A question that is often asked in vacation scheme and training contract applications or during interviews concerns what you think that you will actually do as a trainee solicitor. In my experience, without much legal experience this is not always an easy question to answer.
With this in mind, I have summarised here my own experience of the typical responsibilities a trainee has.
- Legal Research – One way to really help build knowledge of your department is to conduct legal research on niche areas of law in order to answer a broader legal question. For example, with Academies being relatively new entities, a large part of my seat in the Education Team at Michelmores has involved exploring the issues associated with their establishment across a wide range of areas of law.
- Writing articles – Trainees will often be responsible for authoring legal update articles for their team or sector newsletter. This helps you to develop a greater commercial awareness of the wider sector you are working in, whilst also enhancing your more detailed knowledge of any new legislative changes.
- Client Meetings – The level of your exposure to clients will likely be dependent on your seat. From day one in Education I was involved in client meetings and responsible for taking notes. As my experience grew, I had the opportunity to contribute to discussions with the client and the team. It has been amazing to meet so many different people during my seat and to develop my understanding of what clients actually want and expect from their lawyers.
- Keeping within deadlines – Another responsibility is to ensure that work is completed within certain deadlines and to manage your time in this respect. If you are in a litigious seat, this could also include diarising key dates for you and your team and making sure these are prepared for and adhered to.
- Organising Events – Many firms give the trainees the opportunity to organise internal and external events. At Michelmores, the best example of this is the Christmas Bazaar. This is a fundraising event which takes place every December to raise money for our Charity of the Year. It is the sole responsibility of the first year trainees to organise the event in the Exeter office each year.
- Attending law fairs / recruitment events – All trainees are given the opportunity to attend law fairs, recruitment events or open days on behalf of the firm to talk to prospective applicants about what it is really like working at Michelmores. This is a really good opportunity to share your experiences and meet new people interested in the firm.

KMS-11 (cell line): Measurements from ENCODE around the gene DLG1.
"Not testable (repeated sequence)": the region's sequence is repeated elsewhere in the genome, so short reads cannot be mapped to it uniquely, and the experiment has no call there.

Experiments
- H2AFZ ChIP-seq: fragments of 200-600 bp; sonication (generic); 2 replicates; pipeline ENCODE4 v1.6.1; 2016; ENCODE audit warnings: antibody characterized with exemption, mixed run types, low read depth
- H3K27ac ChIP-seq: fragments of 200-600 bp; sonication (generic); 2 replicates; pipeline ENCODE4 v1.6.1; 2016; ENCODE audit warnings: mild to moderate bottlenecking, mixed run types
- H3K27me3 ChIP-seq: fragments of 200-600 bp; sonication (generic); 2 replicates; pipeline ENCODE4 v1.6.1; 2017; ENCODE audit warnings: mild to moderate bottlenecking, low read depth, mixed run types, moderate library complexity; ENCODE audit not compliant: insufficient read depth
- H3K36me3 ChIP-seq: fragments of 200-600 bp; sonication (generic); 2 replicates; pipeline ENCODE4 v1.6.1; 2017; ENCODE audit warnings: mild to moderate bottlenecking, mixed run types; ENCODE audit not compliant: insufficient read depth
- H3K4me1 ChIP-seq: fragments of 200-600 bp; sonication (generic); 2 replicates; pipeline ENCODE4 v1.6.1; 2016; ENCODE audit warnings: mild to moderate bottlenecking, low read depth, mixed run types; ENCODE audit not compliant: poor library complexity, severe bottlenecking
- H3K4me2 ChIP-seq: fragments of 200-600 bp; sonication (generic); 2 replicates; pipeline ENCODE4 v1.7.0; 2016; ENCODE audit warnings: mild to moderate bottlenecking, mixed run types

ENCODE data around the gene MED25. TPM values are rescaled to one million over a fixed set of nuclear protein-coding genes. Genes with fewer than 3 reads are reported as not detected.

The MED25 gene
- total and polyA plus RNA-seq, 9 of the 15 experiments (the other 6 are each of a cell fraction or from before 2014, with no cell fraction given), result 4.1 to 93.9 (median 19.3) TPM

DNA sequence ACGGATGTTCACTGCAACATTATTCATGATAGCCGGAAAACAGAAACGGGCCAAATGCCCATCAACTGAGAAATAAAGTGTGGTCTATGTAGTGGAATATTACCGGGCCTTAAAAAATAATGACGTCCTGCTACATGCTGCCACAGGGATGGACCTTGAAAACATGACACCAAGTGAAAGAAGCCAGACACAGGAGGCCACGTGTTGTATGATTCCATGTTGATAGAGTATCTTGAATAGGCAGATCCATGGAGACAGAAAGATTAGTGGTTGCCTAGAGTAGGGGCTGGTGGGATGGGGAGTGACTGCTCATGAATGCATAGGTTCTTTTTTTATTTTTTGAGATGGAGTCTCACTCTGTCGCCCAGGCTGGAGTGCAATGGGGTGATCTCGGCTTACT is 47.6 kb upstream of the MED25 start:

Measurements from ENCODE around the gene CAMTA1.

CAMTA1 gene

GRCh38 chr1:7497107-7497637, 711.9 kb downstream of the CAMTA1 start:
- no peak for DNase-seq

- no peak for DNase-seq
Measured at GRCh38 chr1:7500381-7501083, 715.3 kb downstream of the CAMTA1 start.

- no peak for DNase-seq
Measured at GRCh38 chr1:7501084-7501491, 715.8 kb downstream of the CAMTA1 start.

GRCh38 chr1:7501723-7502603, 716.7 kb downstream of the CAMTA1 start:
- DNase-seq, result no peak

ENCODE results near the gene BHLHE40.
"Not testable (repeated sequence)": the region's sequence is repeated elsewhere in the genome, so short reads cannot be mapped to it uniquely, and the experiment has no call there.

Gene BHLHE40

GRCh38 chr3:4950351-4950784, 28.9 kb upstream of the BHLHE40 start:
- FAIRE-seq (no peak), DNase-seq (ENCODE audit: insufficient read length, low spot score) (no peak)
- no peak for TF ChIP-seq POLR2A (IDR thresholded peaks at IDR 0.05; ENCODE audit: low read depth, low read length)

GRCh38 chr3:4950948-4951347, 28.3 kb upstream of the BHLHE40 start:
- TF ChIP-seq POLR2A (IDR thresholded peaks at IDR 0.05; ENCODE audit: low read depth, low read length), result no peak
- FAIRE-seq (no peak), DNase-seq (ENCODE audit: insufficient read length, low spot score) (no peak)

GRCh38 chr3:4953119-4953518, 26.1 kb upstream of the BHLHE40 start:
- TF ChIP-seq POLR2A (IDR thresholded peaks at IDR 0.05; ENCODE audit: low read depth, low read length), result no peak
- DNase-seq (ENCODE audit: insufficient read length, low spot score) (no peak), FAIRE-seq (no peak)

- Amending Transfer Agreements – One of my favourite things about being a trainee at Michelmores is the level of responsibility that you are given in dealing with important issues. For example, I have had the opportunity to be heavily involved in drafting and reviewing Transfer Agreements, which are the contracts between the buyer and seller that govern the terms and conditions of the transfer. This helps develop skills such as accurate and concise reporting to the clients and learning to identify key parts of typical documents.
- Project Management – For big clients and complicated matters, one common responsibility given to a trainee could be to actively manage a table which sets out all of the ‘live’ matters, so that the wider team has a clear picture at any one time of what is happening and what the current action points are.
- Disclosure / bundle preparation for tribunals – I have had the opportunity to be involved in numerous tribunals. The Education Team at Michelmores have an in-house barrister who trainees are able to shadow and see how a case is prepared by solicitors and Counsel. Responsibilities in this scenario include getting involved in preparing the disclosure documents and the trial bundles, whilst keeping in mind the deadlines and directions set by the tribunal.
There is an abundance of opportunity at Michelmores for trainees to get heavily involved in really interesting work with high profile clients. This enables you to develop your client relationship skills from the outset and to be entrusted with the responsibility that comes with this. Saying this, I have found that there is always a strong level of support from colleagues who are happy to discuss issues and provide helpful feedback so that you never feel like you are too out of your depth.